A federal district court has issued this 67-page opinion temporarily preventing Kansas from requiring those registering to vote at the DMV while getting or renewing licenses to provide documentary proof of citizenship.
From the Court’s conclusion:
Under the heightened preliminary injunction standard, Plaintiffs have sustained their burden of making a strong showing that they are likely to succeed on the merits of their claim that the Kansas DPOC law violates the NVRA provision that a motor voter registration application can require only the minimum amount of information necessary to enable state officials to assess an applicant’s eligibility to vote, and that they will suffer irreparable harm without an injunction. Without the injunction, approximately 18,000 Kansas motor voter registration applicants will be precluded from registering to vote solely based on their failure to provide DPOC. The record in this case suggests that there is a less burdensome way for the State to assess whether applicants meet the citizenship eligibility requirement; namely, by asking applicants to complete an attestation of citizenship under penalty of perjury.
The injunction requires the Secretary of State to register to vote those applicants whose only infirmity was not having the opportunity to produce DPOC contemporaneously with their driver’s license applications, or later because of lack of consistent notice or reasonable opportunity to cure that infirmity. Although the Court is cognizant that the injunction will cause some administrative burden to the State, it is a burden that is outweighed by the risk of thousands of otherwise eligible voters being disenfranchised in upcoming federal elections. On balance, the public interest in the enfranchisement of otherwise eligible voters, the irreparable harm to prospective voters, the balance of harms, and Plaintiffs’ strong showing that they are likely to succeed on their claim that the DPOC law is preempted by NVRA § 5’s provision that the State only require the minimum amount of information necessary for the State to assess citizenship of the applicant, justifies entry of this preliminary injunction.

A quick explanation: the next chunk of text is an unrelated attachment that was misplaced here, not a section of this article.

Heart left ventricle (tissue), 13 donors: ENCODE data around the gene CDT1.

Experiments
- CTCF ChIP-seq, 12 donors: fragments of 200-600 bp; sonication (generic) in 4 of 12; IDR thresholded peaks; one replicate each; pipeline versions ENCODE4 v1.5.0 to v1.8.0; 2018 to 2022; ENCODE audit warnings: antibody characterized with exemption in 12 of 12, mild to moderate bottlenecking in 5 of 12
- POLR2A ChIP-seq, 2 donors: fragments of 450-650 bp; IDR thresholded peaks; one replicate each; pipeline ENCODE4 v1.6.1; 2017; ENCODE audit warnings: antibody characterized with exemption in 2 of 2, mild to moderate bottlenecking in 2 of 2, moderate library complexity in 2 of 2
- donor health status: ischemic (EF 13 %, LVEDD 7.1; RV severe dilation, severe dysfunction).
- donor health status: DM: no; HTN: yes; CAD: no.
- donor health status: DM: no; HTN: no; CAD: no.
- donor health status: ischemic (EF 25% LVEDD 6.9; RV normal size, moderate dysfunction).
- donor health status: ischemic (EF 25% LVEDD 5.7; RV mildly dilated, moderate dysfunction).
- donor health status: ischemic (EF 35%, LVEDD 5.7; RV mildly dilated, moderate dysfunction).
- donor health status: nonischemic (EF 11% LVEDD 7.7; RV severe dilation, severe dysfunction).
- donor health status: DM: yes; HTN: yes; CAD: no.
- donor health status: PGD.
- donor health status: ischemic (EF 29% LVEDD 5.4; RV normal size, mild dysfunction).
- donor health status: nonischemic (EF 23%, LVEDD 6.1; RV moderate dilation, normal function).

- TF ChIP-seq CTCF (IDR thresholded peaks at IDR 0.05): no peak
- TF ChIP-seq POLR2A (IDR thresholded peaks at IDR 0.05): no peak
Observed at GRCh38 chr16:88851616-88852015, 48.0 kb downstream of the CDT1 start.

The order is stayed until the end of the month to give Kansas time to implement this or seek a stay from the 10th Circuit.